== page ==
Wednesday, July 31, 2013

CPAG report into child abuse disappoints

CPAG has been heralding the release of a new report into child abuse which analyses CYF data. It hasn't gone on-line yet but Stuff has a pre-report. There's nothing of great interest so far and their analysis about the types of abuse and why reports have risen are old hat.

Broken down into types of child abuse over the same time period, sexual abuse accounted for the smallest proportion, at 6.7% of cases.
Emotional abuse was the most common form, at 54.6% on average.
Sexual abuse and neglect was relatively constant during the period, but the number of emotional and physical abuse cases had risen.
CPAG said this could reflect an increase in the number of police and family violence referrals, or the impact of the Ministry of Social Development’s 'It’s not OK' campaign.

Anyone who takes an interest in this area is well acquainted with these 'findings'.


Actually I have found something of interest but CPAG missed it.

According to their report, the following are the areas with the highest rates of child abuse. They don't surprise. None is south of Taupo:

Far North

Last week I blogged about children taken into state care and did express surprise that the numbers were so high in the Southern region.

Children in out of home placements, by region

as at 31 Mar 2013
Northern Region 1,367 1,305 1,234 1,173 1,227 1,195
Midlands Region 816 869 876 744 749 792
Central Region 1,060 1,027 958 801 846 835
Southern Region 1,277 1,204 1,166 1,166 1,062 1,014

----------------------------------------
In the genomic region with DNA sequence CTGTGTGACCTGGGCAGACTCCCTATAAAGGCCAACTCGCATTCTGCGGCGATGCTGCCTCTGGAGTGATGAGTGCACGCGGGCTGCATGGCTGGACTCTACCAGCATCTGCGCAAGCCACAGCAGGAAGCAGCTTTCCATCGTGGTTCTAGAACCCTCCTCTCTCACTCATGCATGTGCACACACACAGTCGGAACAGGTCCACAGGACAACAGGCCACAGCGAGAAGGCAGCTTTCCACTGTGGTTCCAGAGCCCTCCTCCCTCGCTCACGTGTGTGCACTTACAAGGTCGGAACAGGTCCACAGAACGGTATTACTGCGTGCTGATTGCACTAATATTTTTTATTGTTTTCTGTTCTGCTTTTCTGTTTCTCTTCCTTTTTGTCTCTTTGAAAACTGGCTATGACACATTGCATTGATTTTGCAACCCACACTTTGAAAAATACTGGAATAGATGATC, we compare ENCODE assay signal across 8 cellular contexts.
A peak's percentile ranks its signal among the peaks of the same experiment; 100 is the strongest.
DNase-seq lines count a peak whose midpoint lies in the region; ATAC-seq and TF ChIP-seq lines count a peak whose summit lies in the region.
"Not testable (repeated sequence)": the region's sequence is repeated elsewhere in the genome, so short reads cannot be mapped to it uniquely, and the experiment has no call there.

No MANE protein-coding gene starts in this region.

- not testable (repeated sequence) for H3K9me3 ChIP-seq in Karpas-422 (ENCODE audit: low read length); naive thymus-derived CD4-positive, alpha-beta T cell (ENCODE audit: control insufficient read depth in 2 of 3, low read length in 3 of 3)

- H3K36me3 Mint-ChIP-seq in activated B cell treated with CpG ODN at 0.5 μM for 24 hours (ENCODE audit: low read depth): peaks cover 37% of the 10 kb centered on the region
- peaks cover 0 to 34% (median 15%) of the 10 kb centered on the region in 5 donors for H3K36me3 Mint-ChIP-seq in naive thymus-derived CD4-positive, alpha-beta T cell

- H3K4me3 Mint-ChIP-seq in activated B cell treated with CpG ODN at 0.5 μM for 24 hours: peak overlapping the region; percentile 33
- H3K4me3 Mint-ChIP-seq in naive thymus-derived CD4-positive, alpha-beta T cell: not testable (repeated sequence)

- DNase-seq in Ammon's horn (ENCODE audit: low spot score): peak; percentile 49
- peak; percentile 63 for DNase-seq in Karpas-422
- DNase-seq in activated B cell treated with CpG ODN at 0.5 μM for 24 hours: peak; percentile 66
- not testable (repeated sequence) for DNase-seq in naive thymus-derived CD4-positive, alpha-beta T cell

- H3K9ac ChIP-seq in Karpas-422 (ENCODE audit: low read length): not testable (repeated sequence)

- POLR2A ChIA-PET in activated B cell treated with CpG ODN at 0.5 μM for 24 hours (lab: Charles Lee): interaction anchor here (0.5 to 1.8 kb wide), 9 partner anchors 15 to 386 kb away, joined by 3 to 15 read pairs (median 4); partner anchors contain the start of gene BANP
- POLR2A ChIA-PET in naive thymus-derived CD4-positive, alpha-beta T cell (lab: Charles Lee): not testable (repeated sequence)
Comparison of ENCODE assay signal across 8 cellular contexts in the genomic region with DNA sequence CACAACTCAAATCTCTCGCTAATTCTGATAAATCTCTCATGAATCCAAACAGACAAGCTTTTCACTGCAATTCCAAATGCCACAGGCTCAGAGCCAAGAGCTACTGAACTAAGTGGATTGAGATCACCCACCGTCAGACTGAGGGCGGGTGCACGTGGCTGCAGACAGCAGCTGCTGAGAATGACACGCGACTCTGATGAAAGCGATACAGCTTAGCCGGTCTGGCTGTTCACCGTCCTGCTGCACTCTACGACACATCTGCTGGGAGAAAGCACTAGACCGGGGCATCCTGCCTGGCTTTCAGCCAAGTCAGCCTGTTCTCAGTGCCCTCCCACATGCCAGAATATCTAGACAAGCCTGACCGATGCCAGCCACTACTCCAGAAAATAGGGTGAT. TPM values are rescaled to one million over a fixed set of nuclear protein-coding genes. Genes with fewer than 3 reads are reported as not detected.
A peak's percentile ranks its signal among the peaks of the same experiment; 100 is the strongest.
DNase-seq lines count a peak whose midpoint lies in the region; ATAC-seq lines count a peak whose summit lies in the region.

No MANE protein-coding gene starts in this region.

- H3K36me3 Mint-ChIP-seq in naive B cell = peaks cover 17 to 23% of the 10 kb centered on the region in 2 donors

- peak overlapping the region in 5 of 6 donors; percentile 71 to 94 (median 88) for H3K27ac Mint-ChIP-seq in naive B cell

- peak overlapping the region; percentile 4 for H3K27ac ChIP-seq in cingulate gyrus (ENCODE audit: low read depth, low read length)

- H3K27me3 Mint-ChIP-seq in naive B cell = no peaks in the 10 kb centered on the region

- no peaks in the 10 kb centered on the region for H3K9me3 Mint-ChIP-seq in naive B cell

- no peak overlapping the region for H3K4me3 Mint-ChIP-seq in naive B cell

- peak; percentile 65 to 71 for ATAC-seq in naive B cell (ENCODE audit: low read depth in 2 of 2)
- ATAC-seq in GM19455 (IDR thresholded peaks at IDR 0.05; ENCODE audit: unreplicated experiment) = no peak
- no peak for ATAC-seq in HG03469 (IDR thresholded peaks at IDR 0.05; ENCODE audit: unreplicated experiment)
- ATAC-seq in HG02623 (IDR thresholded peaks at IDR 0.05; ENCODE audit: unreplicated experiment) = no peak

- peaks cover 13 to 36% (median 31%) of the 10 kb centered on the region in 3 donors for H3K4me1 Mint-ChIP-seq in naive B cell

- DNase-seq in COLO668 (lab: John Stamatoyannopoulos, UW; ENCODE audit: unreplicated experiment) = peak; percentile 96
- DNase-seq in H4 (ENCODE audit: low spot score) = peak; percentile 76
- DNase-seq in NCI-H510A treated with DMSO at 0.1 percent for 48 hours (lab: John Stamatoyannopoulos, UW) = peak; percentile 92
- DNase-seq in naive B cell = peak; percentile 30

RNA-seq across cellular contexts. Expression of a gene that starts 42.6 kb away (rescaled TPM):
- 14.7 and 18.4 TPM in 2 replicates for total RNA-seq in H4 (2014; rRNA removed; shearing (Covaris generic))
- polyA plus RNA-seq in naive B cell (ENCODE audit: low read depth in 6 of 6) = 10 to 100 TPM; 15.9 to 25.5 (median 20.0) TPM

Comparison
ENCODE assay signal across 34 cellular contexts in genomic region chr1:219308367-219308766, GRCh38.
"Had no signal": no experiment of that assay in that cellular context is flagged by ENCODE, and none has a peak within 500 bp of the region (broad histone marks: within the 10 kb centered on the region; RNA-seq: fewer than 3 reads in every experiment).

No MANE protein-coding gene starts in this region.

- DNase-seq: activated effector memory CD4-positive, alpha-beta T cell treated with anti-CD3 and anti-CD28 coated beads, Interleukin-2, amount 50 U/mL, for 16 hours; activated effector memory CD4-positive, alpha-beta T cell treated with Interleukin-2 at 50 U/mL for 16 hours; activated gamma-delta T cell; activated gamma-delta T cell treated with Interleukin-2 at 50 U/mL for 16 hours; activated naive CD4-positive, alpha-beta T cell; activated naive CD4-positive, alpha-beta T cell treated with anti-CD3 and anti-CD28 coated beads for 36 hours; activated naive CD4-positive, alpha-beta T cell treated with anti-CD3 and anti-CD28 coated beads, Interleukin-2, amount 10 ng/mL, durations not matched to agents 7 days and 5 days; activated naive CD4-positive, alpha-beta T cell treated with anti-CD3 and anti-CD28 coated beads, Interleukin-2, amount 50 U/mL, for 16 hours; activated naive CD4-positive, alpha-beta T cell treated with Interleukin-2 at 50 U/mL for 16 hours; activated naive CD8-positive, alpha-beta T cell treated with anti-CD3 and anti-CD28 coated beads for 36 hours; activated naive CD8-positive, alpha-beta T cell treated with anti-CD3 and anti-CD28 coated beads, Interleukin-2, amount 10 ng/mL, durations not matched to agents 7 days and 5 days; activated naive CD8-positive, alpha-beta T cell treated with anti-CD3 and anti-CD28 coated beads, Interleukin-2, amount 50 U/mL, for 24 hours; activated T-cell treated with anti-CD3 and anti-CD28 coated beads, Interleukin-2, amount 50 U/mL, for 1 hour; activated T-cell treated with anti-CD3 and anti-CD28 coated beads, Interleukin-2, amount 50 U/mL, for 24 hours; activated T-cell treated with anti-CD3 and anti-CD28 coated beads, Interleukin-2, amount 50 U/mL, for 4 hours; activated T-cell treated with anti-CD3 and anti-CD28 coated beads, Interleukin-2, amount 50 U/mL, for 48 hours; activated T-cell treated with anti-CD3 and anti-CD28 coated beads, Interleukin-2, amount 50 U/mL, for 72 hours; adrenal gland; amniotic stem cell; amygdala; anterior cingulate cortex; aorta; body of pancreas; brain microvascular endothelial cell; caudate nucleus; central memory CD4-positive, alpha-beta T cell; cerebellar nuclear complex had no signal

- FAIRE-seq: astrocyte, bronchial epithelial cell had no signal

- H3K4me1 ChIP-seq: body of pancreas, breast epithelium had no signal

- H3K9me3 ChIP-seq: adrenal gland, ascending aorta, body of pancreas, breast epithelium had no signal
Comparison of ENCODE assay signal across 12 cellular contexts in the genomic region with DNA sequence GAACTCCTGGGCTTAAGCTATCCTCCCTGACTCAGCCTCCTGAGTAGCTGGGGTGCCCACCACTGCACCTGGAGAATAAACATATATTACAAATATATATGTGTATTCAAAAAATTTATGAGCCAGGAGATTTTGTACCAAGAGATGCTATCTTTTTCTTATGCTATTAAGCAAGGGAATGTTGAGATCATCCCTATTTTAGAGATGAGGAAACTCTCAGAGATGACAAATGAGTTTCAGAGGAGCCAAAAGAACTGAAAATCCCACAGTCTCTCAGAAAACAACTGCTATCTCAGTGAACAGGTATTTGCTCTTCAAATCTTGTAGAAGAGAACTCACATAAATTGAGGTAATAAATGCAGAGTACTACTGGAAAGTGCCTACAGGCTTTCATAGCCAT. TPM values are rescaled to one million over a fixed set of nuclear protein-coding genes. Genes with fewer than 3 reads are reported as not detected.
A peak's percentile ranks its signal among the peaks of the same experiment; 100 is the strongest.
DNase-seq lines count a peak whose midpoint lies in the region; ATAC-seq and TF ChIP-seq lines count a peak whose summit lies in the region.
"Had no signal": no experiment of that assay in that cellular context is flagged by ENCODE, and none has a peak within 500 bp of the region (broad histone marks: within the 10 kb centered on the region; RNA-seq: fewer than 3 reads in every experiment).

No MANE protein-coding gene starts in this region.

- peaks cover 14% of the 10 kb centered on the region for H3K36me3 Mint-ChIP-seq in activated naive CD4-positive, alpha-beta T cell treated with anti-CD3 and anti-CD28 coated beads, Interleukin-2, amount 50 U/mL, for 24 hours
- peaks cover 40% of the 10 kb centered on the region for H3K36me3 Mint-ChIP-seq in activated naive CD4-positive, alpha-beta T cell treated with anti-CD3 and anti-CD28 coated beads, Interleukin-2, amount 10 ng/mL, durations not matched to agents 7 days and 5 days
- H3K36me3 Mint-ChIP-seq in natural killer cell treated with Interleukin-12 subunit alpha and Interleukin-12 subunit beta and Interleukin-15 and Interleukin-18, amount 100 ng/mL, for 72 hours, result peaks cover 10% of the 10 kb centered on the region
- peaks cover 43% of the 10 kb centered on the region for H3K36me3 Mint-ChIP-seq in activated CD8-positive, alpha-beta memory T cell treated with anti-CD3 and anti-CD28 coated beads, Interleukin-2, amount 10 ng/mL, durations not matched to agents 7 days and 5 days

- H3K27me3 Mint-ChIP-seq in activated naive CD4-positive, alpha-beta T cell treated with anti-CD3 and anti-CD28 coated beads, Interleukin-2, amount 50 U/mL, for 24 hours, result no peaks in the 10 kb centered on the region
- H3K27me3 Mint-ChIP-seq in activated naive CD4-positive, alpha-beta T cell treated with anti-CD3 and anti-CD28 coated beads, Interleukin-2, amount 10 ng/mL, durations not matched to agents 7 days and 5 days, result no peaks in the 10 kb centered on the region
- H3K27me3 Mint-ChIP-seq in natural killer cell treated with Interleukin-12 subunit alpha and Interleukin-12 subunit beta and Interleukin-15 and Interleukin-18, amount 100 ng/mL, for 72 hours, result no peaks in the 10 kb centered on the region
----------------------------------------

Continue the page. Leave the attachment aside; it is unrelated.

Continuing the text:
Adoptions / Others 2 3 4 1

National Total4,5224,4084,2383,8853,8843,836

Very broadly speaking, it looks like the highest rates of child abuse are in the north, but the highest rate of child removal into state care is in the south. Fascinating.

Perhaps the two things are connected. Where children are removed from risk, abuse rates are lower?


Kiwi Dave said...

Yes - the mis-match of abuse rates and child removals is odd, though I notice the removal figures are raw figures, not rates. Are the four regions comparable in size and age profiles?

Your final question makes good sense, and if this explanation is actually the case, implies that there are significant differences in the institutional cultures of the four regions when dealing with families.

Lindsay Mitchell said...

Kiwi Dave, Off the top of my head, no. We know that population is clustered in the NI and particularly, the Maori/Pacific population in the upper NI.

But I'll compile an OIA request to ascertain what the breakdown is. Thanks for the prompt.